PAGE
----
How to improve your pour-over coffee with a simple hack
Pour-over coffee is notoriously fickle, and consistency in taste is hard to attain, even if you follow the recommended procedure closely for its preparation. A slightly different water temperature, a different grind size, or a change in the duration of the extraction process and you will end up with different results. Sometimes, you may have a pleasant surprise, but very often, you don’t. Until you find the routine producing perfect products, it’s good to keep a journal with details of what you do. This will help you to find the sweet spots in the process.
A simple indicator tells it all
Start with the recommended brewing procedure. When you begin to pour the hot water right after the blooming, watch the color of the foamy surface. If it has a rich caramel color similar to the crema of an espresso, you are good. If the color is somewhat whitish or greyish, your coffee will not have enough flavor and taste rather watery.
The likely reason is that the grind size of your coffee is too coarse. The general recommendation is to use a medium to medium-fine grind for pour-over coffee. But consider this just as a starting point. Depending on the roast level, the coffee varietal, and your brewing device this may not be the appropriate grind size.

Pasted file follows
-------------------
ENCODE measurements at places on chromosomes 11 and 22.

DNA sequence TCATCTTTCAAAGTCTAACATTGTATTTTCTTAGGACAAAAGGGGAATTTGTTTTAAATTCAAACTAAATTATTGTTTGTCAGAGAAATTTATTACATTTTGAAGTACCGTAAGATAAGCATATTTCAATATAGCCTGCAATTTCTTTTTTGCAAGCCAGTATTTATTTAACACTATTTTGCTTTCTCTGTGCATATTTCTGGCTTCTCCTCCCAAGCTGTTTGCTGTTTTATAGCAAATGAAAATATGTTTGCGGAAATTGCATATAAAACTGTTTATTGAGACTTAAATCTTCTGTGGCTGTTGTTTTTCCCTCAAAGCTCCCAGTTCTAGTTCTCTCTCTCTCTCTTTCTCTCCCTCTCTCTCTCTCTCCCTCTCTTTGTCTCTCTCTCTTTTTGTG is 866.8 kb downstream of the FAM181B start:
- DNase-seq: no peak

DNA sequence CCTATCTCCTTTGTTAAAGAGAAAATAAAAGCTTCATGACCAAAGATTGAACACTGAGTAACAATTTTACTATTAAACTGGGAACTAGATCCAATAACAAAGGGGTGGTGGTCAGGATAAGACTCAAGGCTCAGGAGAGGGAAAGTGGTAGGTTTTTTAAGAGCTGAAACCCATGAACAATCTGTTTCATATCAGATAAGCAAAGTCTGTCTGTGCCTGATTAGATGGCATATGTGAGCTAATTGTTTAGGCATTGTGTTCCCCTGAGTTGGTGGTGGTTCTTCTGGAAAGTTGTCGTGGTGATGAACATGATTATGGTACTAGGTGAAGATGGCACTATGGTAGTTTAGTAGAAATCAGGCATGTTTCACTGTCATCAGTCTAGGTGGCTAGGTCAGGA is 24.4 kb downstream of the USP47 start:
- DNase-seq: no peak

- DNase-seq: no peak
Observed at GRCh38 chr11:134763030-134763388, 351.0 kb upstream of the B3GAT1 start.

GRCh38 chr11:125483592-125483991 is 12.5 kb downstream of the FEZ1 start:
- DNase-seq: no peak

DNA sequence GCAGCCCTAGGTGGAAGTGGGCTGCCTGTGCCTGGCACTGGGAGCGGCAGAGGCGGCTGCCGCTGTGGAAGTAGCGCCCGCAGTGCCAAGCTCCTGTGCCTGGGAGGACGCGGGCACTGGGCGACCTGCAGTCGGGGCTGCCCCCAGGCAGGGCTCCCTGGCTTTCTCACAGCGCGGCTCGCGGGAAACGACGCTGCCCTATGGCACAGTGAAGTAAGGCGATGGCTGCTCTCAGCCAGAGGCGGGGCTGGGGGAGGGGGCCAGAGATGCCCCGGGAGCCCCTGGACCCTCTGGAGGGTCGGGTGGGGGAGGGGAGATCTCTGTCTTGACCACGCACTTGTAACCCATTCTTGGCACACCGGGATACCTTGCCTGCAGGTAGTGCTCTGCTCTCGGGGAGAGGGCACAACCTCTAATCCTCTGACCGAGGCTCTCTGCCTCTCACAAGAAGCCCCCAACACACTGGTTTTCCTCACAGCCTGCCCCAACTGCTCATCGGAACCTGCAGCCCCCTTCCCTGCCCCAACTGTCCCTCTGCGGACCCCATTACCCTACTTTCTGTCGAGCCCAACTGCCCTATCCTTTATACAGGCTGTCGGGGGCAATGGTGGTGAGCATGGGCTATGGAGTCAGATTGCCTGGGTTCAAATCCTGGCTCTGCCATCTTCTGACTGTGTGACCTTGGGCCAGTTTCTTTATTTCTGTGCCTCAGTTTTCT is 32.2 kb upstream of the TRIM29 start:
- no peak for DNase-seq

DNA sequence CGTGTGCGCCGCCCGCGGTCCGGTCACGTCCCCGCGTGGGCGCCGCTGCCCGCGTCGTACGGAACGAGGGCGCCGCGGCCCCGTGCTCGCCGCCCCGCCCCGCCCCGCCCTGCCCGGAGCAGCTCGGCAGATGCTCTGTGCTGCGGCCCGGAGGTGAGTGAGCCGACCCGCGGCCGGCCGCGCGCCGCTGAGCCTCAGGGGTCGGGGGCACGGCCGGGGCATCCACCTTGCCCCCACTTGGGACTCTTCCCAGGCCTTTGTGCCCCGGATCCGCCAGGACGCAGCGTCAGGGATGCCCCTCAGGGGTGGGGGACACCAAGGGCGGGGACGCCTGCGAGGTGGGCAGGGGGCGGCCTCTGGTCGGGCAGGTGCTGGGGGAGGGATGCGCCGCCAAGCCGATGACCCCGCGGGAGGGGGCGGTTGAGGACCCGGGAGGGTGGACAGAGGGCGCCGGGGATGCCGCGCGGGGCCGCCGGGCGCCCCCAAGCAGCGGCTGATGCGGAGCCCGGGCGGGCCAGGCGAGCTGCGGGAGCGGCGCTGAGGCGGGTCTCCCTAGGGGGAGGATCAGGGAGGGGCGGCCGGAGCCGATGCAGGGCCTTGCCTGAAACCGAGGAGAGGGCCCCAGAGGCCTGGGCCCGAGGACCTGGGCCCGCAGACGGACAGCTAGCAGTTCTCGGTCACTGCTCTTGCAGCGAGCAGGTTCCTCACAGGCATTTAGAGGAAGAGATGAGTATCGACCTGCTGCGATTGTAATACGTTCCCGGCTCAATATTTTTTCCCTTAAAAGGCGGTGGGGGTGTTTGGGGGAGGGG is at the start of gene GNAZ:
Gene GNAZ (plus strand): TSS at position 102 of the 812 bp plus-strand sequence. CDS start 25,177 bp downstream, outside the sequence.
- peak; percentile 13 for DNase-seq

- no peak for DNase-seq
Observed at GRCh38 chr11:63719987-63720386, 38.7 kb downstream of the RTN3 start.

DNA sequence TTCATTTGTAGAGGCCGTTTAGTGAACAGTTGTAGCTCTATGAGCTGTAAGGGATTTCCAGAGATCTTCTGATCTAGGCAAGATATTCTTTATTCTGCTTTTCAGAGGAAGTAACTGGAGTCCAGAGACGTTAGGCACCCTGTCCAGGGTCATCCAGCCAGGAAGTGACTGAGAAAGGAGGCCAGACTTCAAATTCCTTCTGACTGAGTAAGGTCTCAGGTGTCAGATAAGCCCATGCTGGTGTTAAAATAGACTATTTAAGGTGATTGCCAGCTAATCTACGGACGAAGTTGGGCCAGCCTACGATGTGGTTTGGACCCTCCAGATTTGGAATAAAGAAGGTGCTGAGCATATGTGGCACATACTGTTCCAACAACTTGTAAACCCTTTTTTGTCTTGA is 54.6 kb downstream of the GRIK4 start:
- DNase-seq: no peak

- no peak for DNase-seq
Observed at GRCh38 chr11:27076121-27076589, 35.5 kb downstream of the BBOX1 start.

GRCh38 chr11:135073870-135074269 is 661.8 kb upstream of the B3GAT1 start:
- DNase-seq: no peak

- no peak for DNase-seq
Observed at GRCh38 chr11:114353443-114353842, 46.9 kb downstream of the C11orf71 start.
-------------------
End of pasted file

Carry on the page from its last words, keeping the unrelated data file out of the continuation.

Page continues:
Try adjusting the grind to a bit finer than store ground coffee and try again. With a good coffee grinder, you can fine-tune the grind size in small steps. You may have to repeat this a few times until you hit the sweet spot. The reward for your efforts is a well-rounded cup of coffee with a rich and satisfying aroma.
Don’t go beyond the sweet spot
Be careful not to go too far in this process. If the grind is too fine, it will clog the filter’s pores and slow down the water flow through the coffee grounds. The longer extraction time will cause the release of bitter components into your cup. Avoid this by stopping the filtering process at the 4-minute mark. Throw out the coffee that is remaining in the filter.